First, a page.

Brexit vote threatens school building loans

Loans totalling hundreds of millions of pounds to build new schools in the UK could dry up should the country leave the European Union (EU).

The European Investment Bank (EIB) has lent more than £350 million since the beginning of 2015 to build new schools under the government’s Priority Schools Building Programme (PSBP).

The bank is owned by EU members and provides long-term loans on favourable terms for social action projects.

A Brexit vote next month would trigger talks among the remaining EU members to decide whether the bank continued investing in the UK.

Tristram Hunt, the former shadow education secretary, described it as an “important investment in the future of our country, benefiting both our children and future generations.

“Schools . . . are better off in Europe. Leaving would be a leap in the dark and would put all this at risk.”

The EIB enables borrowers to access “triple A” loans – the highest rating – which means the bank is deemed as having an extremely strong capacity to meet financial commitments.

It says it offers loans at competitive rates and for longer terms than more commercial banks. Some councils claim that EIB loans
can save more than £2 million on a single project.

EIB was a big lender in the Building Schools for the Future programme, providing more than £450 million to finance new schools from 2005 until the project was scrapped in 2010.

Its interest in UK schools has been whetted again with PSBP. Since last year it has lent
£280 million, mostly to support private finance-funded building projects.

The cash is lent directly to private firms who then build new schools and recoup the money through lengthy contracts with local authorities and schools.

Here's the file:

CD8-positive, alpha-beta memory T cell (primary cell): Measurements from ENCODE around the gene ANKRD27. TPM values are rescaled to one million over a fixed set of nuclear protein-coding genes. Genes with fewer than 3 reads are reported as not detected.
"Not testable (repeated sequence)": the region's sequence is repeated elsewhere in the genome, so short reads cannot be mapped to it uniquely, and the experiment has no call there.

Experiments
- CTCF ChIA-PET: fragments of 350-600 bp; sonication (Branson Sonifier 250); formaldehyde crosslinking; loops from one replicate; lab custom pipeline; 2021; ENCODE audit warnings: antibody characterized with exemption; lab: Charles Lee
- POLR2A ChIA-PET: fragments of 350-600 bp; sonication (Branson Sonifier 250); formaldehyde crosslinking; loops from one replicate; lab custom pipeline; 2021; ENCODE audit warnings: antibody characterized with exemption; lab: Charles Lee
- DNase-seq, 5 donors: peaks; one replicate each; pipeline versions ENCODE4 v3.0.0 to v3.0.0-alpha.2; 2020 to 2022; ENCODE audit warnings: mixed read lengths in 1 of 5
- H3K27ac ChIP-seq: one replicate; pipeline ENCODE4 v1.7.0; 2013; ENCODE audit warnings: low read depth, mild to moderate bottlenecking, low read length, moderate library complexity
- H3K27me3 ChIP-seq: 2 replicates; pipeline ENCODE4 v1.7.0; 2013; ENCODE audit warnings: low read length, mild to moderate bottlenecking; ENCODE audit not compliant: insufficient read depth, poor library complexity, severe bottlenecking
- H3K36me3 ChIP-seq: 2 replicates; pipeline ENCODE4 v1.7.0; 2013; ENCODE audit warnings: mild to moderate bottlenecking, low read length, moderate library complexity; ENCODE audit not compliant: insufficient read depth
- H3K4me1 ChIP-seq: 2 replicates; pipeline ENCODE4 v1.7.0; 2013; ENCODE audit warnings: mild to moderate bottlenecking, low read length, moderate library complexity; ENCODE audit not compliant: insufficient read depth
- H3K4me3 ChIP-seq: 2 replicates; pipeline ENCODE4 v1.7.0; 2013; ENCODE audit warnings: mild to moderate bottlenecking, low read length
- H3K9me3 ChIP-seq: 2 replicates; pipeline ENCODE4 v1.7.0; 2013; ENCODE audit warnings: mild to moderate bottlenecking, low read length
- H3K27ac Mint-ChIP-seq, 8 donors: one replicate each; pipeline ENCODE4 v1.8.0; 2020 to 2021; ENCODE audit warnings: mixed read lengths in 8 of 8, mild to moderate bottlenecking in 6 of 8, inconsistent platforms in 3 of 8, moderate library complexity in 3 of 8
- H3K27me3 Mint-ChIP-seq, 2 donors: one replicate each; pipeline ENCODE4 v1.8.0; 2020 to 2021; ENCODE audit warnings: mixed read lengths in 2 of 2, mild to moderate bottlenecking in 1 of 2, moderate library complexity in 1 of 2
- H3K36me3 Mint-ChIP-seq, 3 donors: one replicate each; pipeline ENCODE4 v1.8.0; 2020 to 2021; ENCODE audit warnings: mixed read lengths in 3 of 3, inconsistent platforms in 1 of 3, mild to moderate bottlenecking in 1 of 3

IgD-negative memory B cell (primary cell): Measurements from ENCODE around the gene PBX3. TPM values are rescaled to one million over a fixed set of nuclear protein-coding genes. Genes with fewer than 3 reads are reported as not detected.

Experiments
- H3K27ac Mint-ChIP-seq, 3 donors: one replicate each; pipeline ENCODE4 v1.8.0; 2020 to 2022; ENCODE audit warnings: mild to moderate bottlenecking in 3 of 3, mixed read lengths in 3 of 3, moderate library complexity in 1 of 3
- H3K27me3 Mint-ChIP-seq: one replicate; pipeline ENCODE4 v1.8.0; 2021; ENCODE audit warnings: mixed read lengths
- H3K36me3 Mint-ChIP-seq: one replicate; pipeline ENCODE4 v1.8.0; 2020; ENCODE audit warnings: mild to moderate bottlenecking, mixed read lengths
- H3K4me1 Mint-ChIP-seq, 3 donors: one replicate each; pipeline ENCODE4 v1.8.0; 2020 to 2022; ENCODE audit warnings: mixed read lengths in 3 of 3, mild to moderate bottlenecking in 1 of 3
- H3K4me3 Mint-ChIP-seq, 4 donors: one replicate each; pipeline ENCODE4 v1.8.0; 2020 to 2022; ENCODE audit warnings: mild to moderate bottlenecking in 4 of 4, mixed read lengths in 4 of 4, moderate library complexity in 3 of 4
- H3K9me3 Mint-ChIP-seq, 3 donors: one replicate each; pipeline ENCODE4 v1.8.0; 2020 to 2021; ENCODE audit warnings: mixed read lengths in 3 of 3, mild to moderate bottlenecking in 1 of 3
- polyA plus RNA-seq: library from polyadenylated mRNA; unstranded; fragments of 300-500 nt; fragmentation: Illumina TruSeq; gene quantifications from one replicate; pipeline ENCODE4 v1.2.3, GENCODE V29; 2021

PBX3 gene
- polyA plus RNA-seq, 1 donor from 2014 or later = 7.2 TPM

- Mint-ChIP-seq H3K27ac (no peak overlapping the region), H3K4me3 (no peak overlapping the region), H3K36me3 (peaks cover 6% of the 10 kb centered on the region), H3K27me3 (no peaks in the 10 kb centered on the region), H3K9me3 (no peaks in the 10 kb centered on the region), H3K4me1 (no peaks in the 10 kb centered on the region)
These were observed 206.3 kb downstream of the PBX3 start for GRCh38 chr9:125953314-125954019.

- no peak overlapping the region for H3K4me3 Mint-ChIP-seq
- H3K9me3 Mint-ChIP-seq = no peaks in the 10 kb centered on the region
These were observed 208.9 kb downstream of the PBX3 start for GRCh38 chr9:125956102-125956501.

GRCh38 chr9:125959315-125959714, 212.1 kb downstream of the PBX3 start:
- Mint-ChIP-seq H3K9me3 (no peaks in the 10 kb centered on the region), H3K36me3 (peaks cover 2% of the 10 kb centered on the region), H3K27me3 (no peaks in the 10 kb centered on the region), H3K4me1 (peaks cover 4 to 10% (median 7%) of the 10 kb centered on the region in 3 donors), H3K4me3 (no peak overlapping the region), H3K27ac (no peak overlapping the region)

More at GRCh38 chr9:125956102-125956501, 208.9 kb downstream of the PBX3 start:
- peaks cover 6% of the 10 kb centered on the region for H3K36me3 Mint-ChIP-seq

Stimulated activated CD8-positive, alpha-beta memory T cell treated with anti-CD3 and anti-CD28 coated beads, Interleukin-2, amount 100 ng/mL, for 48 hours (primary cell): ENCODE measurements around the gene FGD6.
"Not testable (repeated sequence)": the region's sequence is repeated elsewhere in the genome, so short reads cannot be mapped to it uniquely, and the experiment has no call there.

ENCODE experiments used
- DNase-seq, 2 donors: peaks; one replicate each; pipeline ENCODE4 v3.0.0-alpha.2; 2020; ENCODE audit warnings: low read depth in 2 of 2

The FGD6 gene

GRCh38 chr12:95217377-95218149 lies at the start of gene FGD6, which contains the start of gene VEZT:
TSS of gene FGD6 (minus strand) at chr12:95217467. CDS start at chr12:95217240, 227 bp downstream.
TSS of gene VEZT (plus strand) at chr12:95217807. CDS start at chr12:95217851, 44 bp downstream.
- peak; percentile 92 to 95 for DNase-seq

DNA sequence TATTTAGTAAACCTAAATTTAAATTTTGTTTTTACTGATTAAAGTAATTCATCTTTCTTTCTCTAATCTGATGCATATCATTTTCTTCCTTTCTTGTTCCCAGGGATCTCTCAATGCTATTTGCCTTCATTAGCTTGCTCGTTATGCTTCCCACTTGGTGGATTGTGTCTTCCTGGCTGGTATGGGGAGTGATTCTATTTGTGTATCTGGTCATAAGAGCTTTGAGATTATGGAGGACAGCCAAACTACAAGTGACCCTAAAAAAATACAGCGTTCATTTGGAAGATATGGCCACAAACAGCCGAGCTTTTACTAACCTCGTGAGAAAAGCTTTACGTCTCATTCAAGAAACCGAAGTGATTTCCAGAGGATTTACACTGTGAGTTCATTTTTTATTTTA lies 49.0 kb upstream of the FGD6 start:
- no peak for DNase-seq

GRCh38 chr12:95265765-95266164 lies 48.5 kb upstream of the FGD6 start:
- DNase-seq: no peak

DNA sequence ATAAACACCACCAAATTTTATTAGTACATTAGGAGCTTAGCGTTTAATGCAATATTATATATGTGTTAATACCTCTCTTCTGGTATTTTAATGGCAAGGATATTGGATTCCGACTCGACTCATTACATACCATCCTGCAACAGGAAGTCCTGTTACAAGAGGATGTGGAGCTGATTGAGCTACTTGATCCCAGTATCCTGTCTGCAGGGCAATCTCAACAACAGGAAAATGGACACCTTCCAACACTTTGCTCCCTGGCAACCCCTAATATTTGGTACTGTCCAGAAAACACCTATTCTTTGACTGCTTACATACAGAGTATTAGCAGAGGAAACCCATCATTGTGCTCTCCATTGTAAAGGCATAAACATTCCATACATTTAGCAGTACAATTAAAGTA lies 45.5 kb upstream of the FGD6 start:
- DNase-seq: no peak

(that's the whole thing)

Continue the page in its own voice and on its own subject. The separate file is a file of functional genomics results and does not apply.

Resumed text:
Schools Week has previously revealed some PFI schools struggling to meet repayments as budgets are squeezed. But the government favours this type of funding for new infrastructure as it means new schools can be built off balance sheets.

The bank also lends straight to local authorities. Last year Croydon council, in south London, borrowed £102 million to help to create 7,000 new school places, including 12 new schools.

Council leader Tony Newman said: “It is as difficult as it has ever been to get extra government funding.

“So this is money we had to borrow – and we’re getting a better deal through EIB.”

The council had previously borrowed £30 million from the government-operated Public Works Loan Board for new homes, but said using the EIB instead this time would save £2 million a year.

A spokesperson for the EIB said the decision about whether to remain in the EU was for the people of the UK.

“However, it must be noted that future support for long-term investment in the UK by the EIB could be at risk if the UK were to leave.”

The spokesperson told Schools Week the situation would be “unprecedented”, but a Brexit vote would likely spark withdrawal negotiations between the remaining EU member shareholders.

Vote Leave, the official referendum campaign group wanting Britain to leave the EU, did not respond to Schools Week’s request for a comment.

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  1. I am confused. The UK is a major shareholder for the European Investment Bank, so we are getting loans of our own money. The huge sums of money referred to above are equivalent to about one week’s net contribution that the UK pays to be a member of the EU club. So not that much really.
    As the article says, these loans are just a paper exercise to keep the payments from showing on government balance sheets. Maybe it would be better to be transparent about our finances and fund education properly. Surely the UK should be investing directly in its own schools rather than sending the money on a paper trail to be administered by unelected bureaucrats.
    This report sounds like more from “project doom”. We are grown-ups. We don’t need an EU Santa Claus to bring us magic presents. When we grow up we discover all the “presents” have to be paid for by our own mums and dads.